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Sauk Rapids Workers' Compensation Law Blog

While safer than forklifts, tugger trains can injure workers

If you work in a manufacturing facility, you likely share floor space with at least one forklift. You may also regularly drive one when performing your job duties. As you likely know from your safety training, forklifts can be dangerous. In fact, in2018, nearly 8,000 individuals sustained an on-the-job injury when working in or around a forklift.   

To improve worker safety, some manufacturers have swapped their forklifts for tugger trains. With these, a forward-facing tug pulls a series of reinforced carts. While anecdotal evidence suggests that tugs are safer than forklifts, they do not eliminate a worker’s chance of injury. Here are some ways you may suffer an injury when working on or near a tugger train: 

Improving safety at the Minnesota workplace

With all the advancements in technology today, workplace leaders have no excuse for exposing their employees to unsafe workplace environments. Electronic devices that can efficiently alert all employees to immanent dangers and emergencies can play a key role in keeping everyone safe, no matter how large the campus or employee population may be.

The ability to communicate effectively in workplace environments during an emergency is a challenge that requires reach and speed. Regarding reach, workplace leaders must ensure that all their employees can receive a message through a mass communication system, such as a text message. However, there is the danger that not everyone will receive the message in a timely fashion. One solution is to have in place several systems of mass messaging working simultaneously. Mass notification systems such as text and audio alerts compatible with IP speakers and desktops, mobile devices, digital signage and desktop computers can catch the attention of employees, who can then easily broadcast the notifications by configuring their devices.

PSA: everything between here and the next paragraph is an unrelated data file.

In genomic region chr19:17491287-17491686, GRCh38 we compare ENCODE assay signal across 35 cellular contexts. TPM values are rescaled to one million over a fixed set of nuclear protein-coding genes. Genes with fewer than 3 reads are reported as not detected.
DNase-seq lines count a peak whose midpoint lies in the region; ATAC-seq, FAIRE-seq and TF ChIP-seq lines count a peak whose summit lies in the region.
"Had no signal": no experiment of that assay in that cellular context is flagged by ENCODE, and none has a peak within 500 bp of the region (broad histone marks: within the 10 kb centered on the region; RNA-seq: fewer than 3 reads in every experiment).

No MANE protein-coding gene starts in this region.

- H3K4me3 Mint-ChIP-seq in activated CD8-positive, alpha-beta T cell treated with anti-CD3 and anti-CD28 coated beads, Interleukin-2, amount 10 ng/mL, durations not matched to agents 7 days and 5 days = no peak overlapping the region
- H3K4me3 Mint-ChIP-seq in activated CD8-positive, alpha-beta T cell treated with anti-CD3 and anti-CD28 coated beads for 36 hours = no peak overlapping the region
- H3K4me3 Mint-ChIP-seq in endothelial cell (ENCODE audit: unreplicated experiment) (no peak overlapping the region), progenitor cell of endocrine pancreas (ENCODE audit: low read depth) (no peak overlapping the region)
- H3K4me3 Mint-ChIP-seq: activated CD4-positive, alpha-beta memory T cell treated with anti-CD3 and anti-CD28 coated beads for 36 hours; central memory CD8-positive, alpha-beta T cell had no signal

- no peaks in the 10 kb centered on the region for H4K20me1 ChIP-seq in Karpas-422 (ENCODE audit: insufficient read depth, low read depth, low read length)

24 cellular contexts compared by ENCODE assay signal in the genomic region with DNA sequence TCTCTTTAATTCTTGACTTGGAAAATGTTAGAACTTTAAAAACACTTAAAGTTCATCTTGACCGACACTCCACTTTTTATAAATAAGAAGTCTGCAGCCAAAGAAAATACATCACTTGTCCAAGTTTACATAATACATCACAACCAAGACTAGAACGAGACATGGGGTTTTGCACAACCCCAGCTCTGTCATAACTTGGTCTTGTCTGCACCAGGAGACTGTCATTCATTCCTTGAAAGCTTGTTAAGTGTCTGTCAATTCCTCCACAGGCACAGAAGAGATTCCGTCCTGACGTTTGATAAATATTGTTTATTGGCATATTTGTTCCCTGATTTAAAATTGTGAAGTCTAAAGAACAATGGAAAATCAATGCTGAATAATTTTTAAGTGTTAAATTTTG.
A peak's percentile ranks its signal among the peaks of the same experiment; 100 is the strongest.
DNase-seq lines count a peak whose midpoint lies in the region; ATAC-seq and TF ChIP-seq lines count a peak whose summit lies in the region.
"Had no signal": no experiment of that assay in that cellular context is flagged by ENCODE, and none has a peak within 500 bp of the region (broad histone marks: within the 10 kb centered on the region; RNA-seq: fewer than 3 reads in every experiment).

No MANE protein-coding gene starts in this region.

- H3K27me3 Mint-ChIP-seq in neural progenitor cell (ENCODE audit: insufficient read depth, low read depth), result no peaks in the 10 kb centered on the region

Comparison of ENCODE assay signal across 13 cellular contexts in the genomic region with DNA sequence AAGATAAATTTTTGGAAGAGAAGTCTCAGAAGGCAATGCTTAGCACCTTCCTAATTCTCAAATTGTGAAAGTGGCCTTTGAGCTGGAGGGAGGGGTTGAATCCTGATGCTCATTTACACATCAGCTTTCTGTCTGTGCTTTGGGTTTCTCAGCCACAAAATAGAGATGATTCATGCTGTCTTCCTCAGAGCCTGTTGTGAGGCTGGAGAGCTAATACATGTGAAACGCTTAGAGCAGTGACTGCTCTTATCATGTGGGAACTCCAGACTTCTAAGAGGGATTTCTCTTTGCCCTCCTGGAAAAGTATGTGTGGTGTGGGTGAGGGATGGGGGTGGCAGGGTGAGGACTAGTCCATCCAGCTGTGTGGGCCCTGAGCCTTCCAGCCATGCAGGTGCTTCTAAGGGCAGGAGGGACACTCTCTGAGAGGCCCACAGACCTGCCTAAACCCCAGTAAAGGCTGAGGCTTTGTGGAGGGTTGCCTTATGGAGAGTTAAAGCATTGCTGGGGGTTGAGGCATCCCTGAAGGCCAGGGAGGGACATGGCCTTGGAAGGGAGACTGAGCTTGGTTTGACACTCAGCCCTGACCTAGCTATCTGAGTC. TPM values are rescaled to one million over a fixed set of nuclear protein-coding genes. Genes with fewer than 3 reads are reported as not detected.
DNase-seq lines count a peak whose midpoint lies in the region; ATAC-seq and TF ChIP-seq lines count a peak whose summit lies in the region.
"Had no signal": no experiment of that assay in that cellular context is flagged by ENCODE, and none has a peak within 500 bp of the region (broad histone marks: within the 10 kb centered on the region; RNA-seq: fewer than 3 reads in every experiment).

Laboratory responsibilities to protect workers

Laboratory workers in Minnesota may face serious dangers at work, especially if they handle biological, chemical, radioactive or other toxins on the job. According to the Occupational Safety and Health Administration (OSHA), there are over 500,000 lab workers in the United States. OSHA has issued laboratory standards to provide federal guidelines for workplace safety in order to protect these workers from physical injuries, toxic exposure and occupational disease. The guidelines apply to a variety of laboratory settings, including academic labs, chemical storage rooms and loading docks for laboratories.